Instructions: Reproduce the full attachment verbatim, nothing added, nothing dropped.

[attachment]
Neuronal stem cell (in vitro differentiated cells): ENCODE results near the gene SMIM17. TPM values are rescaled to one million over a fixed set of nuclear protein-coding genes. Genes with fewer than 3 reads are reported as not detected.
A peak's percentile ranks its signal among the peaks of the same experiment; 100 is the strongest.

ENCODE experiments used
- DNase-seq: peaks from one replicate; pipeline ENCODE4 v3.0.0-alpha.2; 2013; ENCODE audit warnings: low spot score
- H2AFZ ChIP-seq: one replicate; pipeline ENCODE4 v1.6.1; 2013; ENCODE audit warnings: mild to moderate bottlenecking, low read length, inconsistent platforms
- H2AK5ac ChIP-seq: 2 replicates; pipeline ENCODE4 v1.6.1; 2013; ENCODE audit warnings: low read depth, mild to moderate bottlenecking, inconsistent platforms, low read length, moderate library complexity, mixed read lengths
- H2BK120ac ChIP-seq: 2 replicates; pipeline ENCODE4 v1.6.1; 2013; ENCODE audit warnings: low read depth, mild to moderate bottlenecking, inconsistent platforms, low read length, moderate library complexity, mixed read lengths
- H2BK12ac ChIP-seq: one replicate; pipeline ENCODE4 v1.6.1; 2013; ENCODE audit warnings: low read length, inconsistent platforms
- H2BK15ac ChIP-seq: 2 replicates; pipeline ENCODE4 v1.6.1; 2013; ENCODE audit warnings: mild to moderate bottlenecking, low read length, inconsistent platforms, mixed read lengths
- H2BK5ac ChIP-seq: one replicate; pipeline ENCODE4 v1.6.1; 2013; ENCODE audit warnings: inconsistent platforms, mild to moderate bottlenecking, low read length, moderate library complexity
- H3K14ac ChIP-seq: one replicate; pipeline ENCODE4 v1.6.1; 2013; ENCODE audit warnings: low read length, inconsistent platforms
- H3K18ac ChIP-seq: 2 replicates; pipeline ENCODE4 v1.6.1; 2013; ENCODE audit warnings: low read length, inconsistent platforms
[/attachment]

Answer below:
Neuronal stem cell (in vitro differentiated cells): ENCODE results near the gene SMIM17. TPM values are rescaled to one million over a fixed set of nuclear protein-coding genes. Genes with fewer than 3 reads are reported as not detected.
A peak's percentile ranks its signal among the peaks of the same experiment; 100 is the strongest.

ENCODE experiments used
- DNase-seq: peaks from one replicate; pipeline ENCODE4 v3.0.0-alpha.2; 2013; ENCODE audit warnings: low spot score
- H2AFZ ChIP-seq: one replicate; pipeline ENCODE4 v1.6.1; 2013; ENCODE audit warnings: mild to moderate bottlenecking, low read length, inconsistent platforms
- H2AK5ac ChIP-seq: 2 replicates; pipeline ENCODE4 v1.6.1; 2013; ENCODE audit warnings: low read depth, mild to moderate bottlenecking, inconsistent platforms, low read length, moderate library complexity, mixed read lengths
- H2BK120ac ChIP-seq: 2 replicates; pipeline ENCODE4 v1.6.1; 2013; ENCODE audit warnings: low read depth, mild to moderate bottlenecking, inconsistent platforms, low read length, moderate library complexity, mixed read lengths
- H2BK12ac ChIP-seq: one replicate; pipeline ENCODE4 v1.6.1; 2013; ENCODE audit warnings: low read length, inconsistent platforms
- H2BK15ac ChIP-seq: 2 replicates; pipeline ENCODE4 v1.6.1; 2013; ENCODE audit warnings: mild to moderate bottlenecking, low read length, inconsistent platforms, mixed read lengths
- H2BK5ac ChIP-seq: one replicate; pipeline ENCODE4 v1.6.1; 2013; ENCODE audit warnings: inconsistent platforms, mild to moderate bottlenecking, low read length, moderate library complexity
- H3K14ac ChIP-seq: one replicate; pipeline ENCODE4 v1.6.1; 2013; ENCODE audit warnings: low read length, inconsistent platforms
- H3K18ac ChIP-seq: 2 replicates; pipeline ENCODE4 v1.6.1; 2013; ENCODE audit warnings: low read length, inconsistent platforms